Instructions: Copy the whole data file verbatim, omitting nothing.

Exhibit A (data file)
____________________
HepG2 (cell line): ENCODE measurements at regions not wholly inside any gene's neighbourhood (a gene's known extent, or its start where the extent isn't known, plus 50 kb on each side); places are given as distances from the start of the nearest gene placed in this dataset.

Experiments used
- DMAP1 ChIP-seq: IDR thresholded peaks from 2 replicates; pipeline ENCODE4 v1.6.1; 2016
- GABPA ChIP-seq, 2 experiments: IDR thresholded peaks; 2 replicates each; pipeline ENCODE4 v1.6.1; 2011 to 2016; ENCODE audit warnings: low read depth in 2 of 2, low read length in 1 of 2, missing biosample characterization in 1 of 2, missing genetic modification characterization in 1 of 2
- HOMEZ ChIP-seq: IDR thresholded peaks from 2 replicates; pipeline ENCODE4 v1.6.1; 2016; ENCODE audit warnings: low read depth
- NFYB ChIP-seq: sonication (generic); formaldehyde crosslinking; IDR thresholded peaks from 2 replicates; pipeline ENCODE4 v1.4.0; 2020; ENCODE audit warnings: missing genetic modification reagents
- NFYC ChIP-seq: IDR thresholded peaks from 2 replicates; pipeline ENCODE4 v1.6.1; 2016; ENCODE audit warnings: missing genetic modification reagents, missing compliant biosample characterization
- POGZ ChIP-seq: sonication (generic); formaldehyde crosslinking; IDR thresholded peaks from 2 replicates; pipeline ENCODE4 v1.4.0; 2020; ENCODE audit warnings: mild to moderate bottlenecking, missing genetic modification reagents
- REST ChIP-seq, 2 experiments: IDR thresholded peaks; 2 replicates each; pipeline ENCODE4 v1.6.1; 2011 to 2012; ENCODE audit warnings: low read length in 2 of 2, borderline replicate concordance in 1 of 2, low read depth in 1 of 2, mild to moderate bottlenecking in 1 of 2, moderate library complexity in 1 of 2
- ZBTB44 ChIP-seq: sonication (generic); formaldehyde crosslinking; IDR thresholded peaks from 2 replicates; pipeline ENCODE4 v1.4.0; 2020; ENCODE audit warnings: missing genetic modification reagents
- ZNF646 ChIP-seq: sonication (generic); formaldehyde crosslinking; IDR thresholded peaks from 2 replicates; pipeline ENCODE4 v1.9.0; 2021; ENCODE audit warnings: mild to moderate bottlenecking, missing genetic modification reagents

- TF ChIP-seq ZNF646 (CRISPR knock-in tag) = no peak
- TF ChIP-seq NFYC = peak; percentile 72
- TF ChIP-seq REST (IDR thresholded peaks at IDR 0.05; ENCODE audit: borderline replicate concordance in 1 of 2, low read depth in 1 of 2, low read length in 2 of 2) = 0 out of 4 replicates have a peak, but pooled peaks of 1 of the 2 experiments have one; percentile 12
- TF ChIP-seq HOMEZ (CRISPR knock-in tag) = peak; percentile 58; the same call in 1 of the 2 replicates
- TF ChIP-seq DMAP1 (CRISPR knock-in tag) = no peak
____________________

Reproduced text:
HepG2 (cell line): ENCODE measurements at regions not wholly inside any gene's neighbourhood (a gene's known extent, or its start where the extent isn't known, plus 50 kb on each side); places are given as distances from the start of the nearest gene placed in this dataset.

Experiments used
- DMAP1 ChIP-seq: IDR thresholded peaks from 2 replicates; pipeline ENCODE4 v1.6.1; 2016
- GABPA ChIP-seq, 2 experiments: IDR thresholded peaks; 2 replicates each; pipeline ENCODE4 v1.6.1; 2011 to 2016; ENCODE audit warnings: low read depth in 2 of 2, low read length in 1 of 2, missing biosample characterization in 1 of 2, missing genetic modification characterization in 1 of 2
- HOMEZ ChIP-seq: IDR thresholded peaks from 2 replicates; pipeline ENCODE4 v1.6.1; 2016; ENCODE audit warnings: low read depth
- NFYB ChIP-seq: sonication (generic); formaldehyde crosslinking; IDR thresholded peaks from 2 replicates; pipeline ENCODE4 v1.4.0; 2020; ENCODE audit warnings: missing genetic modification reagents
- NFYC ChIP-seq: IDR thresholded peaks from 2 replicates; pipeline ENCODE4 v1.6.1; 2016; ENCODE audit warnings: missing genetic modification reagents, missing compliant biosample characterization
- POGZ ChIP-seq: sonication (generic); formaldehyde crosslinking; IDR thresholded peaks from 2 replicates; pipeline ENCODE4 v1.4.0; 2020; ENCODE audit warnings: mild to moderate bottlenecking, missing genetic modification reagents
- REST ChIP-seq, 2 experiments: IDR thresholded peaks; 2 replicates each; pipeline ENCODE4 v1.6.1; 2011 to 2012; ENCODE audit warnings: low read length in 2 of 2, borderline replicate concordance in 1 of 2, low read depth in 1 of 2, mild to moderate bottlenecking in 1 of 2, moderate library complexity in 1 of 2
- ZBTB44 ChIP-seq: sonication (generic); formaldehyde crosslinking; IDR thresholded peaks from 2 replicates; pipeline ENCODE4 v1.4.0; 2020; ENCODE audit warnings: missing genetic modification reagents
- ZNF646 ChIP-seq: sonication (generic); formaldehyde crosslinking; IDR thresholded peaks from 2 replicates; pipeline ENCODE4 v1.9.0; 2021; ENCODE audit warnings: mild to moderate bottlenecking, missing genetic modification reagents

- TF ChIP-seq ZNF646 (CRISPR knock-in tag) = no peak
- TF ChIP-seq NFYC = peak; percentile 72
- TF ChIP-seq REST (IDR thresholded peaks at IDR 0.05; ENCODE audit: borderline replicate concordance in 1 of 2, low read depth in 1 of 2, low read length in 2 of 2) = 0 out of 4 replicates have a peak, but pooled peaks of 1 of the 2 experiments have one; percentile 12
- TF ChIP-seq HOMEZ (CRISPR knock-in tag) = peak; percentile 58; the same call in 1 of the 2 replicates
- TF ChIP-seq DMAP1 (CRISPR knock-in tag) = no peak